A Visit to the Boarding School, a mezzotint after George Morland is this month’s featured work. Sending children to boarding school was unusual in the 18th century, except for pupils sent to charity schools or children coming from very rich families. This print by William Ward, showing a mother’s tearful visit to her daughter at boarding school, epitomizes the emotional attitudes and reactions of most families at that time.

A Visit to the Boarding School

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The scene takes place in an austere interior with a few books on a mantelpiece. The mother, fashionably dressed with a brown gown, a black overcoat and black-feathered hat is reaching for her daughter who is reluctantly brought in front of her by one of the teachers. A younger boy, possibly her brother, dressed in a blue suit and a sash, enthusiastically greets her. Two other shy girls standing in the garden are peeping through the open door.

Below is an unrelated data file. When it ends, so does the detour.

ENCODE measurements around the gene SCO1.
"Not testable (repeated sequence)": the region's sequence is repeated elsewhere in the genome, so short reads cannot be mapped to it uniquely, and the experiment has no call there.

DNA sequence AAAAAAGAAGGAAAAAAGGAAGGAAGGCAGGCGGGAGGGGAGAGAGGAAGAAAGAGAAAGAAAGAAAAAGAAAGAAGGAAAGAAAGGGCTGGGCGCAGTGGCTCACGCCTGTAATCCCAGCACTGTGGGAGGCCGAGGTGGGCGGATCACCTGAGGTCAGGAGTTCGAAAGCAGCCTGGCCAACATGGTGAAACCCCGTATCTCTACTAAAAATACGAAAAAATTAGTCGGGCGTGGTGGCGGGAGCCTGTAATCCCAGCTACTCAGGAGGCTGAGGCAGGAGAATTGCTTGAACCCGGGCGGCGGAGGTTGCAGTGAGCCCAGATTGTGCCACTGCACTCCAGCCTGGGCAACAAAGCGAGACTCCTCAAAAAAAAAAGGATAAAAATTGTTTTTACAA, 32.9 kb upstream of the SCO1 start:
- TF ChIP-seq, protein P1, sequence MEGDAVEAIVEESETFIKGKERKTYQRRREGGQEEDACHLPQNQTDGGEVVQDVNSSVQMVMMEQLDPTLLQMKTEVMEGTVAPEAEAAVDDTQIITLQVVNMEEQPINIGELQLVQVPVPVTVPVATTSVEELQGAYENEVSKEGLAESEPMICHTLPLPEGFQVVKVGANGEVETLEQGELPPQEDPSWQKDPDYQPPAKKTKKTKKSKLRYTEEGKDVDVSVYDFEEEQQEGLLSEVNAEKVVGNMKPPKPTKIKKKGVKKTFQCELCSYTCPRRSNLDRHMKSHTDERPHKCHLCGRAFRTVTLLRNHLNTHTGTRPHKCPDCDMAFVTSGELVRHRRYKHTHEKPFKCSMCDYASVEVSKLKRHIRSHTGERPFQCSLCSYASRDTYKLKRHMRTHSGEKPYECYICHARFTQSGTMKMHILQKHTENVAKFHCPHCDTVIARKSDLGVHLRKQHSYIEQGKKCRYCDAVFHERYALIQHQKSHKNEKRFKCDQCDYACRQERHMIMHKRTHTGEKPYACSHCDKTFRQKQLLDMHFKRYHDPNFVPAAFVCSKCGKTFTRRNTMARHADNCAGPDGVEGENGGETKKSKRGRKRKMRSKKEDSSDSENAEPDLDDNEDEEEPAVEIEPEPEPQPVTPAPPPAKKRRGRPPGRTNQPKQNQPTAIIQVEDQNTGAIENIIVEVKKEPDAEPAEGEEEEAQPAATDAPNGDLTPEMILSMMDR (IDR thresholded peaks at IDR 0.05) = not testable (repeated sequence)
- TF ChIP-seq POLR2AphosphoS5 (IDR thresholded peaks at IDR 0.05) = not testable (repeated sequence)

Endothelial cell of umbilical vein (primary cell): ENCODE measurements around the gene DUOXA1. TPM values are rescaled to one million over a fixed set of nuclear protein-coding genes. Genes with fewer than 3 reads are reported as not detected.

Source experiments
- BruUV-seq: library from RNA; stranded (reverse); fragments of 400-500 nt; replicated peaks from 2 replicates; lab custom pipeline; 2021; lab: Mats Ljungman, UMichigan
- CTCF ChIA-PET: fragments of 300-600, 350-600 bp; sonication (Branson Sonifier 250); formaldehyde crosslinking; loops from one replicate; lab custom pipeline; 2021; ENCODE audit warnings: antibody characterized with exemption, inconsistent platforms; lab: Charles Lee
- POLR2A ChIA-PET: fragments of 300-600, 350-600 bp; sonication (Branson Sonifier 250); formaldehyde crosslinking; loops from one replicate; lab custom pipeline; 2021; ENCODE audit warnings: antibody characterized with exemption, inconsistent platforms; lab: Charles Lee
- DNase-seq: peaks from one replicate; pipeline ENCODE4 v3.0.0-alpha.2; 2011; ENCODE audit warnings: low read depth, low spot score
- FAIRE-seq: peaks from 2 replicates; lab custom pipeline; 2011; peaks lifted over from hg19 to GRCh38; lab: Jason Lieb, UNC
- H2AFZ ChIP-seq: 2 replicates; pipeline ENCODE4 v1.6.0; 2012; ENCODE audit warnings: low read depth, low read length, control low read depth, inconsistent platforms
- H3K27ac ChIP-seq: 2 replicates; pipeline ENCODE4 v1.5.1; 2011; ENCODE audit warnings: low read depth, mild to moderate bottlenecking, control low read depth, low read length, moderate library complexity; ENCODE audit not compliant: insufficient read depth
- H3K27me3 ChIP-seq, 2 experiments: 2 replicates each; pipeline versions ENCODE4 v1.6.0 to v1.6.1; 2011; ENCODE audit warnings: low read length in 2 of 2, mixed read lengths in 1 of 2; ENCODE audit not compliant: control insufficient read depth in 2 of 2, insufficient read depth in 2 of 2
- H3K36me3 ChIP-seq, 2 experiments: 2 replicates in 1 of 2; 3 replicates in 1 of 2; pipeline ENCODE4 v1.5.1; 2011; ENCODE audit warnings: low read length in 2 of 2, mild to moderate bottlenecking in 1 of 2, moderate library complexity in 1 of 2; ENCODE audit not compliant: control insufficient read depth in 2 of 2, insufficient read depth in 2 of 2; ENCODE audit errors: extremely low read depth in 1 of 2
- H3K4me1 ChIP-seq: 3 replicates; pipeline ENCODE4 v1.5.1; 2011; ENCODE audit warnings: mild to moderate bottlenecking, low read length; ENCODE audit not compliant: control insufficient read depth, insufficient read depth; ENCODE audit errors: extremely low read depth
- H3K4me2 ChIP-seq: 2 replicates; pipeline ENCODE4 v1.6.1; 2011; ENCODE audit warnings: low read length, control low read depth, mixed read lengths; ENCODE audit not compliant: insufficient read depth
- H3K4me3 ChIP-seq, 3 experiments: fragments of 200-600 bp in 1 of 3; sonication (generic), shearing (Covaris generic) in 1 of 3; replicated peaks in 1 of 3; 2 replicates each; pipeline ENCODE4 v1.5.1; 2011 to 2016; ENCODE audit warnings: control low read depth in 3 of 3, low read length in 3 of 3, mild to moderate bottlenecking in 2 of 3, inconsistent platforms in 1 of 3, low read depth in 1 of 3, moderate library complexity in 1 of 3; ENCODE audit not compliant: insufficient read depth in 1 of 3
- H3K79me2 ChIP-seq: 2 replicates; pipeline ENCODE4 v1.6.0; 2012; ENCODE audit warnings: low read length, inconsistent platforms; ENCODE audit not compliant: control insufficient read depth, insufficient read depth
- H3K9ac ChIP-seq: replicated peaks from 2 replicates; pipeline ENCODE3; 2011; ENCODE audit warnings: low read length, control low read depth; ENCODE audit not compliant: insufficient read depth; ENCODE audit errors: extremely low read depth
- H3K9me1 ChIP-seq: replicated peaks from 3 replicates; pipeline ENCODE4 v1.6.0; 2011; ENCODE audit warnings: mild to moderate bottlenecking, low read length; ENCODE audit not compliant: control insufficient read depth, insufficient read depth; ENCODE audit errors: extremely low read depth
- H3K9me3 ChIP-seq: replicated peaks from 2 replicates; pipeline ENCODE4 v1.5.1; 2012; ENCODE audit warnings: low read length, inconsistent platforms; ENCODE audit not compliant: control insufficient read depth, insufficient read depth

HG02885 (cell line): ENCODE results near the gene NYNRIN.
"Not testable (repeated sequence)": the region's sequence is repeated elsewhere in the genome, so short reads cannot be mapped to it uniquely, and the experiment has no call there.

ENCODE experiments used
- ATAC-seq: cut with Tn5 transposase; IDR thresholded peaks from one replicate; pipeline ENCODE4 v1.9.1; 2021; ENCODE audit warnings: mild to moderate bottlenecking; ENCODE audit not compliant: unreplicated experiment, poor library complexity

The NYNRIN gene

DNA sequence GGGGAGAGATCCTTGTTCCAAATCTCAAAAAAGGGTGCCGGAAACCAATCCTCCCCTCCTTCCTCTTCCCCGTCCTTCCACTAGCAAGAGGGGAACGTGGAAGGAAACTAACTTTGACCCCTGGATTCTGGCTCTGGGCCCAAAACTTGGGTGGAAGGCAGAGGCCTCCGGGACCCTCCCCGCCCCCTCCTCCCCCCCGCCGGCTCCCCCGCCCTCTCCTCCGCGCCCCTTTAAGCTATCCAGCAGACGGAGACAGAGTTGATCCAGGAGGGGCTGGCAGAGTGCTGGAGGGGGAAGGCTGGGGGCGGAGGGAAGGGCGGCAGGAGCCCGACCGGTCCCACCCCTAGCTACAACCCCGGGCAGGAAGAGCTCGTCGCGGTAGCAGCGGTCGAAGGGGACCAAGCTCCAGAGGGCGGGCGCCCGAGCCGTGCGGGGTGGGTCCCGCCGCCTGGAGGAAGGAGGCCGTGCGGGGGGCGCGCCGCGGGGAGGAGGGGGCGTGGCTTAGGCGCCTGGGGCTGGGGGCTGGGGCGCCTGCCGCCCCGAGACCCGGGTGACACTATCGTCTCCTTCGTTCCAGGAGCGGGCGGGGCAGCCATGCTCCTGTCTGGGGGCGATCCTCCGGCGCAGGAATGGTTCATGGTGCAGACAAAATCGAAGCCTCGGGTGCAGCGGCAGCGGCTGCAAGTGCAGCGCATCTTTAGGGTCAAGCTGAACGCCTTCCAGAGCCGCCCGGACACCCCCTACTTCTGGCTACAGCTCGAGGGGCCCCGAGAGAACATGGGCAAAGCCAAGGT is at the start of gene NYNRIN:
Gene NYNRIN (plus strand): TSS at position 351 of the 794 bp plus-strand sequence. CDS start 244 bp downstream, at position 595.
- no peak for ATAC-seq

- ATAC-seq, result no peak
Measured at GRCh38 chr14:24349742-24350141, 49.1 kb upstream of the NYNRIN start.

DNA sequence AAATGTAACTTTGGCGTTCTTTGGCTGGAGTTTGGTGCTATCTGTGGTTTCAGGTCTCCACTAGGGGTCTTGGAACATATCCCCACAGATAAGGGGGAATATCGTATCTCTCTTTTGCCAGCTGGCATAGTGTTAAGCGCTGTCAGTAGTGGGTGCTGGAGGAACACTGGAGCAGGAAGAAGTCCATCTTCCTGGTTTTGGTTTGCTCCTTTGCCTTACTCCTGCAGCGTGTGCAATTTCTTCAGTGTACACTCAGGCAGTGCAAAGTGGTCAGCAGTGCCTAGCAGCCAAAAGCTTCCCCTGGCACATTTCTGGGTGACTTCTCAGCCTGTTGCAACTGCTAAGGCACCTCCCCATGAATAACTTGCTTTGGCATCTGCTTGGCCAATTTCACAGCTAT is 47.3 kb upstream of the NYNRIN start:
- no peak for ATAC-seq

The print was published on 28 December 1789 after George Morland’s painting of c. 1788 in the Wallace Collection.

George Morland was a late-18th-century artist born in London. He was apprenticed to his father the painter and art dealer Henry Robert Morland (c.1716–1797) for seven years before he studied at the Royal Academy Schools. He exhibited from a young age at the Royal Academy where his works were listed under the title ‘sketches by Master George Morland’.and also exhibited works at the Society of Artists of Great Britain. His engravings had such wide appeal that it was often copied and even faked. However, his last years were plagued by excessive drinking, debts and poor health. Although he continued to paint in an effort to pay creditors, the quality of his later work shows a marked decline.  He died aged 41 at a bailiff’s lodging-house in Clerkenwell, London.

William Ward was a British engraver to the Duke of York and associate engraver at the Royal Academy. He mainly produced history paintings, portraits and landscapes. He was George Morland’s brother-in-law.